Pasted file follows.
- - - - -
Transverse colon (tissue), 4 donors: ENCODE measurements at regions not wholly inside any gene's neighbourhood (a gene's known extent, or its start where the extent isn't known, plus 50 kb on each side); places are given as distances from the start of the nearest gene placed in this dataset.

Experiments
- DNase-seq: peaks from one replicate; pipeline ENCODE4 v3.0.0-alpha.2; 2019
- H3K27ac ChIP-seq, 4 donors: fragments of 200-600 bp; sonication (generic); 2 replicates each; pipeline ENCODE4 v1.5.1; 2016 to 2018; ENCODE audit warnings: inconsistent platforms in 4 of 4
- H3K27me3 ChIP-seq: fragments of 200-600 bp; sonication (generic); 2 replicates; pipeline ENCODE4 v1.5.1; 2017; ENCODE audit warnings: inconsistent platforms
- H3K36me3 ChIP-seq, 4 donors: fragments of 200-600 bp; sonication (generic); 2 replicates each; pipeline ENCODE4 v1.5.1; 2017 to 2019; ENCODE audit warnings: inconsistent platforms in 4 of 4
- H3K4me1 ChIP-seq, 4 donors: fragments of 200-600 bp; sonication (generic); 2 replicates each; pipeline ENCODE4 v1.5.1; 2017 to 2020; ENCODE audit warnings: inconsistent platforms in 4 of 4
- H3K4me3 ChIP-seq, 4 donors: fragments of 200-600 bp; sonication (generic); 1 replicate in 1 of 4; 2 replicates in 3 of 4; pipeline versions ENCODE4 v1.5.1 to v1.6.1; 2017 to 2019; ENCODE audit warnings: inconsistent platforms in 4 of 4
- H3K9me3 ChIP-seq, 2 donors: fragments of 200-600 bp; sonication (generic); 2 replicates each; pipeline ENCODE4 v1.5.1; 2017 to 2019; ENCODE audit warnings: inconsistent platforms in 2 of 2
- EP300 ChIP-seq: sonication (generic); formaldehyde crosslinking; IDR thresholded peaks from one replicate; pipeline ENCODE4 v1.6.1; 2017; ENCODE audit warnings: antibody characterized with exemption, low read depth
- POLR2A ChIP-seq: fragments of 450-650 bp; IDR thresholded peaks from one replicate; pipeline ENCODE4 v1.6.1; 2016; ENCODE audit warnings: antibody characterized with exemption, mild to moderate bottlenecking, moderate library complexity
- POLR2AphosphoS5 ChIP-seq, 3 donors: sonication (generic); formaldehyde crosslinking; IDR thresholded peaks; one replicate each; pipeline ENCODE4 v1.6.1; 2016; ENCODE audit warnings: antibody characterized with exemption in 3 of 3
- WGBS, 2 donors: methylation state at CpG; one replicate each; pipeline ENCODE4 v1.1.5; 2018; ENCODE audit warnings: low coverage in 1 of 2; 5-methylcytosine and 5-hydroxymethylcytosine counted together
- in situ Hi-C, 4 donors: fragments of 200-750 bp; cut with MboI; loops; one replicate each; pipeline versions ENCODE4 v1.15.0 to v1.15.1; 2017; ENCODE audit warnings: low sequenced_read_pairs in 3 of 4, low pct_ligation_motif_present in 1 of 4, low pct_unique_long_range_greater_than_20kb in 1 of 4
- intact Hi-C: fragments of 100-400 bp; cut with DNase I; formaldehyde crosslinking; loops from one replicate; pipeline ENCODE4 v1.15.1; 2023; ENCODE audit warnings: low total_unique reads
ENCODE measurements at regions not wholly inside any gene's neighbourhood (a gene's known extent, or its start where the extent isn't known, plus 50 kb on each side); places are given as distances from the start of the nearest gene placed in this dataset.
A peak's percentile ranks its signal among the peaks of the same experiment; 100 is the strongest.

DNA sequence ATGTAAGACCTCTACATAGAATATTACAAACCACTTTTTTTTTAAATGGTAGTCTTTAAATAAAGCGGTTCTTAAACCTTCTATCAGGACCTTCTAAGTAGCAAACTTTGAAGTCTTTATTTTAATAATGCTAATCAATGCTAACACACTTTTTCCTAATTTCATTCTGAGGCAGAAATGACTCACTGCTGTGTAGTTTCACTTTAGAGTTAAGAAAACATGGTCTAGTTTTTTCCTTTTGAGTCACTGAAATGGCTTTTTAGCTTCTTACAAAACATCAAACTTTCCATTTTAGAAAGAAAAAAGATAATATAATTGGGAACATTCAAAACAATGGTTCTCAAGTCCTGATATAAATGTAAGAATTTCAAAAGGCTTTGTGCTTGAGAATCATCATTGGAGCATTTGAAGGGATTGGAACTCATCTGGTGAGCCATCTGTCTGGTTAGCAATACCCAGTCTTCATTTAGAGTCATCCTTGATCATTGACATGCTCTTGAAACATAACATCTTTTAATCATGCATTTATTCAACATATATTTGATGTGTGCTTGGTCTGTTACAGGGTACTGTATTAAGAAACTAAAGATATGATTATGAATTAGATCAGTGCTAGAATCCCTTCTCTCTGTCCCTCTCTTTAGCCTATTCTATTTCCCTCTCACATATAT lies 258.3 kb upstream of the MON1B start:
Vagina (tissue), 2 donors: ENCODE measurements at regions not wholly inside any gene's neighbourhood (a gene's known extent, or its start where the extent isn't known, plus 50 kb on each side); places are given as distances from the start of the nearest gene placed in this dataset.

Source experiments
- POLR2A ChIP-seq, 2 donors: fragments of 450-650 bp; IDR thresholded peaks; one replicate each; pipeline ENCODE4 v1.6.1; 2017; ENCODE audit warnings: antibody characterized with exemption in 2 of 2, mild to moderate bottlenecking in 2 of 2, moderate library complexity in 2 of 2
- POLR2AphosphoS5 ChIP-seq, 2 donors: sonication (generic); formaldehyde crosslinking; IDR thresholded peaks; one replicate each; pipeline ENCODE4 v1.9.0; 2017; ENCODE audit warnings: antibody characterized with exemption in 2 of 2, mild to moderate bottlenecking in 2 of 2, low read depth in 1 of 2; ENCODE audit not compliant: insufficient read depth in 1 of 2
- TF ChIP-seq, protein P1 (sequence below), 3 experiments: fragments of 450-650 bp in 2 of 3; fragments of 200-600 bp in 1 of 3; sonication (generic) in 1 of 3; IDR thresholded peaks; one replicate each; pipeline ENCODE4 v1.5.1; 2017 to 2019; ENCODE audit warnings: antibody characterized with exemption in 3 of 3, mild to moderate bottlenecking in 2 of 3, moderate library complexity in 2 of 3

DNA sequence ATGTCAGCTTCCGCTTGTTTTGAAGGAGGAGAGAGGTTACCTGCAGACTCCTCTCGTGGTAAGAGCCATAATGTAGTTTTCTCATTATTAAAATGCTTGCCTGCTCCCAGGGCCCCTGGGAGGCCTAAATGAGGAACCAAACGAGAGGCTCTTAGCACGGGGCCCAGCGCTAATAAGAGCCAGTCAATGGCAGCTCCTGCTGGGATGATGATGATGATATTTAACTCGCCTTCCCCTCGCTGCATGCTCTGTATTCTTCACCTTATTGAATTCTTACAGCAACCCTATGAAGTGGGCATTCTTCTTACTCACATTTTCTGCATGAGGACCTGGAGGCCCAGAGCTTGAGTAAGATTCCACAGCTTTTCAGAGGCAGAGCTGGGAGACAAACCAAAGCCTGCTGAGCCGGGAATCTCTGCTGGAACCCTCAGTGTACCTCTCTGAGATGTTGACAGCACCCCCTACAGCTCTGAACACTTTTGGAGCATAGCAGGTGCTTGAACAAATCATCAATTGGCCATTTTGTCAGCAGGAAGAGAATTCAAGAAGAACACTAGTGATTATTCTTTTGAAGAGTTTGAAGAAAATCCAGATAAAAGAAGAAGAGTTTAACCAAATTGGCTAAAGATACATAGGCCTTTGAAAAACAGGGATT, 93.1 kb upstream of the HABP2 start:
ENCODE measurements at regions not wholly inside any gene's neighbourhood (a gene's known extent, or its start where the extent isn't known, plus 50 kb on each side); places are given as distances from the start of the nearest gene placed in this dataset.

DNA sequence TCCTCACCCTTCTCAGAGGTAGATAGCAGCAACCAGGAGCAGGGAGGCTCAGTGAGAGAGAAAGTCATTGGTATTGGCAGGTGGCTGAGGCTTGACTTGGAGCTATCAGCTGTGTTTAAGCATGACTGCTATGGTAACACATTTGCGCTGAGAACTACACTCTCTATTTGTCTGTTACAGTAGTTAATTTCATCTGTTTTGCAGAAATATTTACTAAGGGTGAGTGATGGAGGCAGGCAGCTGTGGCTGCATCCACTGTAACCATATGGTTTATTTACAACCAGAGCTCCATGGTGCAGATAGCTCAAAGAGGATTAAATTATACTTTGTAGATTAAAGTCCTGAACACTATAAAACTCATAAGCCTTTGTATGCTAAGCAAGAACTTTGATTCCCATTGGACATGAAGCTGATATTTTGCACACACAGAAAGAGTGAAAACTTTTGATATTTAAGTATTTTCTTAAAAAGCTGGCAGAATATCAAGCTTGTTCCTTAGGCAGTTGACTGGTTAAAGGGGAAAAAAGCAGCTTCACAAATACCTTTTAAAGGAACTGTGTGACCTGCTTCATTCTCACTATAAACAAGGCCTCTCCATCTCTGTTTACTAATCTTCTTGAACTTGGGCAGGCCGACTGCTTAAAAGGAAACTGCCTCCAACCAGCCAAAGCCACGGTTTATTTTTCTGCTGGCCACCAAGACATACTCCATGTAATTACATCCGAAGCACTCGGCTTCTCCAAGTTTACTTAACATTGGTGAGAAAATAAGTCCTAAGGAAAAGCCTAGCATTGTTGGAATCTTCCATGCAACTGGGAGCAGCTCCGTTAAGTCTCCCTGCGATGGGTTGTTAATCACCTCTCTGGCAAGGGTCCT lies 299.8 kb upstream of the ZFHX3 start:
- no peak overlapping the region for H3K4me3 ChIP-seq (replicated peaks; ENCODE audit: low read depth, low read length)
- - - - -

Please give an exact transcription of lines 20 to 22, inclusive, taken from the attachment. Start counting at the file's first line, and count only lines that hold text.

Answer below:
Source experiments
- POLR2A ChIP-seq, 2 donors: fragments of 450-650 bp; IDR thresholded peaks; one replicate each; pipeline ENCODE4 v1.6.1; 2017; ENCODE audit warnings: antibody characterized with exemption in 2 of 2, mild to moderate bottlenecking in 2 of 2, moderate library complexity in 2 of 2
- POLR2AphosphoS5 ChIP-seq, 2 donors: sonication (generic); formaldehyde crosslinking; IDR thresholded peaks; one replicate each; pipeline ENCODE4 v1.9.0; 2017; ENCODE audit warnings: antibody characterized with exemption in 2 of 2, mild to moderate bottlenecking in 2 of 2, low read depth in 1 of 2; ENCODE audit not compliant: insufficient read depth in 1 of 2